Syrians and Iraqis living in Islamic State-controlled areas face fewer and fewer alternatives to working with the militant group. Activists and analysts with strong connections to areas now under Islamic State control say they are increasingly hearing stories about how economic hardship has pushed families to make a dire choice: poverty, escape or joining the militant group.
It is difficult to establish the exact scale of recruitment to the Islamic State, or the economic situation in the territories they control. The extremist group rarely allows independent reporting inside its territory, and keeps tight control of the flow of information in and out of the area -- home to as many as 10 million people.
But reports indicate that people who are ordinarily opposed to the group, coerced by fear and poverty, are signing up to join as fighters on the frontlines, or to take up administrative roles in the Islamic State bureaucracy.
"Although they realize the dangers -- that the Islamic State will send them to the front lines and use them as cannon fodder -- they do its because it is the alternative to starving," Hassan Hassan, an associate fellow at the U.K.-based think tank Chatham House and co-author of ISIS: Inside the Army of Terror, told The WorldPost last month. "Their choice is joining the refugee army or the ISIS army. They need something to survive on," he said.
Several factors have contributed to rising poverty levels in Islamic State-controlled areas, analysts say.
Their choice is joining the refugee army or the ISIS army.
Hassan says the U.S.-led coalition airstrikes in Iraq are increasingly disrupting what's left of the economy in Syrian territories under Islamic State control. The coalition is trying to cut off the Islamic State's revenue sources by bombing oil fields that the group controls, yet the availability of oil is what underpins Syria's war economy -- sustaining everything from farming to food production and electricity. The airstrikes have "affected the population more than the Islamic State," Hassan said.
In Iraq, the government cut off state salaries and pensions to people living in Islamic State-controlled areas in July, fearing that Islamic State "taxation" meant government funds were filling the militant group's coffers. (In Syria, many state workers can still collect their salaries if they travel to government-controlled areas.)
Iraqis warned that the move, which affects an estimated 400,000 people, could force more people to join the Islamic State. "I think Daesh [Islamic State] will benefit from this decision because it will draw more volunteers [who] resort to it for a salary to sustain their families," a retired border policeman from Mosul told Reuters at the time.
Some activists argue that the Islamic State deliberately exacerbates poverty to ensure a dependent population. Raqqa Is Being Slaughtered Silently, a network of activists from the Islamic State-controlled Syrian province of Raqqa, says the militant group has blocked aid from entering the territory and shut down independent charities in order to recruit poverty-stricken residents via its own "charitable" organizations. "They are forcing the population to be poor," Abu Ibrahim al Raqqawi, one of the founders of Raqqa Is Being Slaughtered Silently, told The WorldPost last month.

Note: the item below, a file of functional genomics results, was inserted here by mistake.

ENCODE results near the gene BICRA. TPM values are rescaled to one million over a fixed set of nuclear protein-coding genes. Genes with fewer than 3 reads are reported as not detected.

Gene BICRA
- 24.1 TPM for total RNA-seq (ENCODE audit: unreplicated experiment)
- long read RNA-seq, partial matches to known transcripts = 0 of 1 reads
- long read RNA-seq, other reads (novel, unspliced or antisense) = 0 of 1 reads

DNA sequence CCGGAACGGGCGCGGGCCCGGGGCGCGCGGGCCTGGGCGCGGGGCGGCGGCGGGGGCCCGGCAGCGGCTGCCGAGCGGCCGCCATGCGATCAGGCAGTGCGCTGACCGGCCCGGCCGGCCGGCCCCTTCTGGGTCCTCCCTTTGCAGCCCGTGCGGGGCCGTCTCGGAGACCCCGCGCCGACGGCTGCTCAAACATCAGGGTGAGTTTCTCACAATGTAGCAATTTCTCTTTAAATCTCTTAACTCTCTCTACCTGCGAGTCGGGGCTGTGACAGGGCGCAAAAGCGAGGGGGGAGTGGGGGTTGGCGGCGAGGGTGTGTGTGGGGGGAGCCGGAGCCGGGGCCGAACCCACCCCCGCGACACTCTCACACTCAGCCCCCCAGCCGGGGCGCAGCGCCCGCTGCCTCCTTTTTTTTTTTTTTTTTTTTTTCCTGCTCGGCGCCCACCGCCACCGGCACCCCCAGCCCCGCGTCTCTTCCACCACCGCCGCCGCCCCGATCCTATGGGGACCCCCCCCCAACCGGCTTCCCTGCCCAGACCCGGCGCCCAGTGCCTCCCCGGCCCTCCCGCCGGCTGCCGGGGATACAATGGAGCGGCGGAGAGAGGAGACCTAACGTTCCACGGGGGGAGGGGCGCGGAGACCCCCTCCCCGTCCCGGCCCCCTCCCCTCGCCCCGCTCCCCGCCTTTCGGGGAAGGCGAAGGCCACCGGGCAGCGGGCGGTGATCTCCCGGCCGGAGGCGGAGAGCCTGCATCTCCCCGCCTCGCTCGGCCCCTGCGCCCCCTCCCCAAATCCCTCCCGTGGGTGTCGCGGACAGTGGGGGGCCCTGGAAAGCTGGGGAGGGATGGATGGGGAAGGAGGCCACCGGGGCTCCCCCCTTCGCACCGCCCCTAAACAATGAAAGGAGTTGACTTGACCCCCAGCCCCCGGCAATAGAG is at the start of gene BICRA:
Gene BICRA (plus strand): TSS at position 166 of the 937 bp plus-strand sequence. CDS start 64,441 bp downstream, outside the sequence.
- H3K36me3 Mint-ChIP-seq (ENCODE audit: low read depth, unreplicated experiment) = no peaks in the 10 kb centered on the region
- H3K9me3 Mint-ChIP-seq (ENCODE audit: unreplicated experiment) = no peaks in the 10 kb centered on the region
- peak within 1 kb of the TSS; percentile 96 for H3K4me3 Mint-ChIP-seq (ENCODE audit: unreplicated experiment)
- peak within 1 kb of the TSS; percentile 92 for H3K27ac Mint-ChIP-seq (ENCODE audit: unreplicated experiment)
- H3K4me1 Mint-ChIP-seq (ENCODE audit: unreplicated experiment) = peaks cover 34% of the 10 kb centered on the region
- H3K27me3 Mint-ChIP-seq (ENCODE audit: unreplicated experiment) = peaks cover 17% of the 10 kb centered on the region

The Islamic State brings recruits into a variety of roles. Those without formal education may be sent to the front lines, often to do dangerous jobs such as digging trenches. They receive much lower salaries than the foreign fighters, according to al Raqqawi.
The militant group has tried to recruit people with professional backgrounds -- from garbage collectors to oil accountants to doctors -- to join its administrative machine. Al Raqqawi says the Islamic State offers generous salaries to attract skilled workers. The group restricts certain professions: Lawyers cannot practice secular law, teachers must agree to teach the ISIS-approved curriculum and women are barred from many fields of work.
While recruitment is ostensibly voluntary, the Islamic State uses various tools to pressure people to join, analysts say. All new recruits undergo training in the tenets of Islamic State ideology, which activists describe as a process of indoctrination. Others join the group after they've been arrested for violating Islamic State rules. "They break people down. Sometimes it takes a few months to persuade people to join," Hassan told The WorldPost.
Some residents fear that joining the Islamic State will become mandatory. In recent months, the militant group ordered men over the age of 14 in Raqqa and surrounding areas to register, fueling concerns that forced conscription could be next.
"This decision has put a lot of pressure on youth -- it gave them a choice between fighting with the Islamic State or leaving the country," Ahmed, a resident of Raqqa who asked not to be identified by his full name, told HuffPost Arabi last month.
"I cannot accept fighting with the Islamic State, or with anyone else," he said. "If I was forced to, I will leave, even without knowing where I’m heading."
Sara Elkamel contributed to this report.
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